Our first stop was Addis Ababa, the Imperial City, which did not live up to its title, for it was the opposite of grand, with only a few tarred streets, and more goats and sheep than cars. Apart from the Imperial Palace, the university, and the Ras Hotel, where we stayed, there were few structures that could compare with even the least impressive buildings of Johannesburg.
Moreover, Madiba witness the then Ethiopia’s political sphere as of:
Contemporary Ethiopia was not a model when it came to democracy, either. There were no political parties, no popular organs of government, no separation of powers; only the emperor, who was supreme.
Madiba imagines meeting with the emperor as ‘shaking with history’ and when he meet with the emperor, he says:
His Imperial Majesty, who was dressed in an elaborate brocaded army uniform. I was surprised by how small the emperor appeared, but his dignity and confidence made him seem like the African giant that he was. It was the first time I had witnessed a head of state go through the formalities of his office, and I was fascinated. He stood perfectly straight, and inclined his head only slightly to indicate that he was listening. Dignity was the hallmark of all his actions.
In a 2010 released book, Conversations with Myself that was printed after a transcribed 50 Hour conversation with the editor and the then ghost writer of Madiba’s Autobiography ‘Long Walk to Freedom’, Richard Stengel, Again Madiba put his raw Memories of Emperor Haileselassie as:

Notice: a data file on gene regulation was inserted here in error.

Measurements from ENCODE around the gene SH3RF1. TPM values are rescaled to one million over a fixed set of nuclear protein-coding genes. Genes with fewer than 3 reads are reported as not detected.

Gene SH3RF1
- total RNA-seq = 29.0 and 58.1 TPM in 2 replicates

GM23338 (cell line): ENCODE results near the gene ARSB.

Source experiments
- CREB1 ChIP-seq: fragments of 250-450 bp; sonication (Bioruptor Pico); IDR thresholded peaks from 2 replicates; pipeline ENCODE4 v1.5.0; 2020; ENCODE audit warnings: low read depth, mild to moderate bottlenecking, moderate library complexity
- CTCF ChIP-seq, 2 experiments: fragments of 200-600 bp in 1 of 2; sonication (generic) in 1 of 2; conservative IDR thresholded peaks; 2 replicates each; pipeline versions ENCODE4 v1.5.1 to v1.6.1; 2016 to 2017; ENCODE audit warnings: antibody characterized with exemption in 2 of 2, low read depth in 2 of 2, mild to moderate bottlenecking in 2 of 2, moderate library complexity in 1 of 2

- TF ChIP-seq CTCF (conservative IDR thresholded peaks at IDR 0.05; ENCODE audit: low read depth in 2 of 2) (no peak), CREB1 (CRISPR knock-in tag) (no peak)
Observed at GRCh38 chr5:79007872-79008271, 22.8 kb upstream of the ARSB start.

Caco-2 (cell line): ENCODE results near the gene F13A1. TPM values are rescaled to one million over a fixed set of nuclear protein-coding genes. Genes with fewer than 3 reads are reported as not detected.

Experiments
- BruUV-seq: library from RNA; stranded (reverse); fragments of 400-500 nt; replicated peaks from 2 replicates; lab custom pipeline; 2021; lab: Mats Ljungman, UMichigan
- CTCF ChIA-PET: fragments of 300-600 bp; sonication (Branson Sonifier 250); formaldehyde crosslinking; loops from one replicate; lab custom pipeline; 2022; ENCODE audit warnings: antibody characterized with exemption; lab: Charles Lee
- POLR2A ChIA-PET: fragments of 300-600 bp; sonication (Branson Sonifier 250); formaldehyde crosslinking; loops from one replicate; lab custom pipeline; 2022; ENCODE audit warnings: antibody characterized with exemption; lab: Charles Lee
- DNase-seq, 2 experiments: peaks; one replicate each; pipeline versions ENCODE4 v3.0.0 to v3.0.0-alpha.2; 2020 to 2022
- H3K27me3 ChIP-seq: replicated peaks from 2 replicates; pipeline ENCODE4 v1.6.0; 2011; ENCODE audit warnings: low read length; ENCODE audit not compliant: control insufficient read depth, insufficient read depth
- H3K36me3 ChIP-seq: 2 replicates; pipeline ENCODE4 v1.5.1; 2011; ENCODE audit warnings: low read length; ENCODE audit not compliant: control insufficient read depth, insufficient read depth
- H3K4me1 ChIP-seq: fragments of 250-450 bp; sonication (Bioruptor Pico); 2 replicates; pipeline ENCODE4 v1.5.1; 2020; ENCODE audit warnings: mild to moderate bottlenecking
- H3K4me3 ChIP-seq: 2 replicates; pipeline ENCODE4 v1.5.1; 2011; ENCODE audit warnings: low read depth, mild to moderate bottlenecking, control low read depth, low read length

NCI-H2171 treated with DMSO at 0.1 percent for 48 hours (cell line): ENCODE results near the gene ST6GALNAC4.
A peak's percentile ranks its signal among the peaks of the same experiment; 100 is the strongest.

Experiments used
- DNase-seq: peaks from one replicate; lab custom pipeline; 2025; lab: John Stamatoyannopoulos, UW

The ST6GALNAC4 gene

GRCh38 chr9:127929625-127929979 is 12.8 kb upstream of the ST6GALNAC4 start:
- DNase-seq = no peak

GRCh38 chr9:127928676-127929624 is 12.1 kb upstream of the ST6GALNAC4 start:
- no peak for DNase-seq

That was an impressive fellow, man, very impressive. It was my first time to watch…a head of state going through the formalities… the motions of formality. This chap came wearing a uniform and he then came and bowed. But it was a bow which was not a bow –he stood erect, you see, but just brought down his head…then…took his seat and addressed us, but he spoke in (Amharic)…Then, at the end of the conference he saw every, each delegation…and Comrade Oliver Tambo asked me to speak for our delegation, to speak to him. And I explained to him very briefly what was happening in South Africa…He was seated on his chair, listening like a log…not nodding, just immovable, you know, like a statue…The next time I saw him was when we attended a military parade, and that was very impressive (whistles), absolutely impressive. And he was then giving awards…to the soldiers; everyone who had graduated got a certificate… A very fine ceremony-a very dignified chap- and he also gave medals. There (were) American military advisors… (and) groups of military advisers from various countries …And so he gave medals to these chaps too. But to see whites going to a black monarch emperor and bowing was also very interesting.